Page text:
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Posts Tagged ‘Colony’

Overall History of Pennsylvania

Friday, September 23rd, 2011

In 1681 William Penn, a Quaker, founded his colony as a ‘holy experiment’ that respected religious freedom, liberal government and even indigenous inhabitants. But it didn’t take long for European settlers to displace those communities, thus giving rise to Pennsylvania’s status as the richest and most populous British colony in North America. It became a great influence in the independence movement and, much later, an economic leader through its major supply of coal, iron and timber, followed by raw materials and labor during WWI and WWII. In the postwar period its industrial importance gradually declined. Urban renewal programs and the growth of service and high-tech industries have boosted the economy, most notably in Philadelphia and Pittsburgh.

Quakers founded Pennsylvania on the principle of religious tolerance − a stance that attracted other minority religious sects, including the well-known Mennonite and Amish communities − and an accepting attitude still prevails in most of the state. The current governor, Edward Rendell, is a moderate Democrat.

Penn’s Colony

Friday, September 23rd, 2011

A devout Quaker who had suffered for his beliefs, Penn viewed his colony as a holy experiment, designed to grant asylum to the persecuted under conditions of equality and freedom. In 1681 he sent William Markham as his deputy to establish a government at Uppland and sent instructed commissioners to plot the City of Brotherly Love (Philadelphia), which was laid out a few miles north of the confluence of the Delaware and the Schuylkill rivers.

Penn carefully constructed a constitution, known as the Frame of Government, that gave Pennsylvania the most liberal government in the colonies. Religious freedom was guaranteed to all who believed in God, a humane penal code was adopted, and the emancipation of slaves was encouraged. However, under the representative system that it established, the popular assembly was left in an inferior position in relation to the executive branches controlled by the proprietors. In 1682 Penn arrived at Uppland (renamed Chester). Shortly thereafter he met with the chiefs of the Delaware tribes and a famous treaty was signed that promoted long-lasting goodwill between the Native Americans and the European settlers. After Penn’s death in 1718 proprietary rights were held by his heirs.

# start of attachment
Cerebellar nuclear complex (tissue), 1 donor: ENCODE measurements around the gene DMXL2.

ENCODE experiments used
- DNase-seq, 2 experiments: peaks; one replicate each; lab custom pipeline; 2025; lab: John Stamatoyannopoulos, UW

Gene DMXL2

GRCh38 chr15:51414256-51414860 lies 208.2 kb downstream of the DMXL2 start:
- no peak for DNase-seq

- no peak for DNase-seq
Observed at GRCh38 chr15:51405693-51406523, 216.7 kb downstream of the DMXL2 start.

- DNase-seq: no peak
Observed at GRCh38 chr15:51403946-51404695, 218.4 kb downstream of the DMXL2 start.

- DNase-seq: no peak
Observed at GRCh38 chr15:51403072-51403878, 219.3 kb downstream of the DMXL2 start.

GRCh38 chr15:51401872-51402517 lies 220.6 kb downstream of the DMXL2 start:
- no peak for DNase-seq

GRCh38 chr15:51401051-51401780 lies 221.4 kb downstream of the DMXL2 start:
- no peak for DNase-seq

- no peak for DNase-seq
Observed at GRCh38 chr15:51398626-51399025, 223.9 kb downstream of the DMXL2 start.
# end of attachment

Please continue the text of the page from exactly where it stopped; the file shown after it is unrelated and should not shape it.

By this time Pennsylvania had developed into a dynamic and growing colony, enriched by the continuous immigration of numerous different peoples. The Quakers, English, and Welsh were concentrated in Philadelphia and the eastern counties, where they acquired great commercial and financial power through foreign trade and where they achieved a political dominance which they held until the time of the American Revolution. Philadelphia had by then become the finest city in the nation, a leader in the arts and the professions. The Germans (Pennsylvania Dutch)—largely of the persecuted religious sects of Mennonites (including Amish), Moravians, Lutherans, and Reformed—settled in the farming areas of SE Pennsylvania, where they retained their cohesion and to a considerable extent their language, customs, architecture, and superstitions.